Time between appeal and decision - 8 months, 30 days.
Time between last brief and decision - 6 months, 9 days
Pages - 14
NASD found that Fawcett violated its cooperation rule, barred him, and ordered him to pay costs of $1500. The Commission sustained the NASD.
Following an investigation by the New York Attorney General into market timing and late trading of mutual funds NASD began an investigation of Fawcett. Following a subpoena by the AG to his employer Fawcett deleted nine e-mails from his computer. The day after he deleted the e-mails, Fawcett's firm sent out a memorandum to employees instructing them to save relevant documents, including e-mails. Fawcett's employer began an internal investigation and Fawcett failed to disclose in an interview that he had deleted the e-mails. Later, Fawcett contacted counsel who had conducted the interview and admitted he had deleted "a couple" of e-mails because he had panicked. He further admitted he knew about a subpoena before he deleted the e-mails. The e-mails were ultimately recovered. The employer determined that three of the deleted e-mails were not covered by the subpoena, six were. Respondent was fired by his firm because he had deleted e-mails relevant to a regulatory investigation.
Over a five month period NASD sent three written requests for information to Fawcett. His attorney requested an extension of the first deadline due to pending SEC and New York investigations. The NASD staff denied this request. The second NASD request met a similar response, in which Fawcett's lawyer claimed he was under criminal investigation. NASD staff also denied this request for an extension of time to respond. Finally, NASD asked Fawcett to appear to testify under oath and produce documents. He failed to do so.
Fawcett argued that he was entitled to invoke his Fifth Amendment rights and refuse to provide information to the NASD without sanction. This is not a new issue for the Commission. It found that NASD is not inherently a state actor before whom the Fifth Amendment applies. As it has done before, the Commission rejected an argument that because the NASD exercises a "public function" delegated by Congress, persons may invoke the 5th without consequence. As the Commission stated, "Fawcett's position, however, is directly contrary to established precedent, and we find no basis in this case for departing from that precedent."
The Commission noted that the Second Circuit has previously ruled that the NASD is a private actor, not a state actor. It distinguished the Brentwood Academy v. Tennessee Secondary Sch. Athletic Ass'n case, noting that there was no allegation of cooperation or interaction between NASD and the government in this case that would justify a finding that NASD effectively engaged in state action.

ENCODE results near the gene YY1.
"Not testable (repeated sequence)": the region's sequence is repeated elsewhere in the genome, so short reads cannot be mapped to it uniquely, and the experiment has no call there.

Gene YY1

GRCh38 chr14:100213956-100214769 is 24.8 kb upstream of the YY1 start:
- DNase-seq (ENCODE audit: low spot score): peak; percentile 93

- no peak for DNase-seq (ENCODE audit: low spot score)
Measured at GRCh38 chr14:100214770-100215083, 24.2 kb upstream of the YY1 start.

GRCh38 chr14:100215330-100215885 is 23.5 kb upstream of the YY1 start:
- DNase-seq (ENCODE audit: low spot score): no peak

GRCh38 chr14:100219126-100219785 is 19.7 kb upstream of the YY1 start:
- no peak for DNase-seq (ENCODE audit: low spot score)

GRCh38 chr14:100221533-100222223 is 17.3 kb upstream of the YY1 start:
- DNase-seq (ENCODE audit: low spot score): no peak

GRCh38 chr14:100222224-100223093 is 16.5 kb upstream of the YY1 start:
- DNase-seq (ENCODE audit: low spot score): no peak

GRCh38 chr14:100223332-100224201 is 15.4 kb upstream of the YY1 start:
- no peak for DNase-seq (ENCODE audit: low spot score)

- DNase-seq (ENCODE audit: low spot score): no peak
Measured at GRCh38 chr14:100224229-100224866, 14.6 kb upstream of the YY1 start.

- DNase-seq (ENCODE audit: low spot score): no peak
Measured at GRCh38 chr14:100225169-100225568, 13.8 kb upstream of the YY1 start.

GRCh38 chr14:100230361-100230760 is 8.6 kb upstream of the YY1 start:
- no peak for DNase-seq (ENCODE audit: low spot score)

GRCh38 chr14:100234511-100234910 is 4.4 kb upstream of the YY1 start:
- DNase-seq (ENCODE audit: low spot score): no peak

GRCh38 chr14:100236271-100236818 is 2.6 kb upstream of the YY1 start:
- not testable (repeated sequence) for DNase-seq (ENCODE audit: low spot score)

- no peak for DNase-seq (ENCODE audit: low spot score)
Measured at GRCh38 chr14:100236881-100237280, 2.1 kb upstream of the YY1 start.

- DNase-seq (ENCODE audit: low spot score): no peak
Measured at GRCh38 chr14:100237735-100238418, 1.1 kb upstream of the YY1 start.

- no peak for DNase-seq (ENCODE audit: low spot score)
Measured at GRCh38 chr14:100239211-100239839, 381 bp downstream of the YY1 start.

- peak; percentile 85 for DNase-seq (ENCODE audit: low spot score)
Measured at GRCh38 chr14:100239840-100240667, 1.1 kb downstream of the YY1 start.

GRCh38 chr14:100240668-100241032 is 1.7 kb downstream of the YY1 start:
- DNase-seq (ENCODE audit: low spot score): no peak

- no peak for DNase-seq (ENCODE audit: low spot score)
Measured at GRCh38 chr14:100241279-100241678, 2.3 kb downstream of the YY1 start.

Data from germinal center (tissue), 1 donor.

Fawcett also argued that the e-mails were not relevant to NASD's investigation. The Commission, citing long standing precedent noted that it "does not fall to the recipient of an NASD information request to decide for himself whether his compliance would assist NASD's investigation."
Last, the Commission noted that in evaluating sanctions, Exchange Act Section 19(e)(2) requires it to sustain them unless it finds, with due regard for the public interest and protection of investors that the sanctions are excessive, oppressive, or impose an unnecessary or inappropriate burden on competition. The Commission sustained the sanctions because, among other things, they are consistent with NASD Sanction Guidelines, there was no mitigation, and general deterrence is served. The Commission noted particularly the importance of the NASD cooperation rule given NASD's lack of subpoena authority.
Strangely, in concluding that Fawcett's "Hobson's choice" was not a mitigating factor, the opinion does not cite the various cases holding that there is no absolute right to assert the Fifth Amendment in a civil case regardless of whether this presents such an unpleasant choice. See, for example, Baxter v. Palmigiano, 425 U.S. 308 (1976), SEC v. Dresser Industries, Inc., 628 F.2d 1375 (D.C. Cir. 1980), cert. denied 449 U.S. 993 (1980).
This is another case that presented no significant factual or legal issues. Yet it took the Commission more than six months to issue the opinion after the last brief was filed.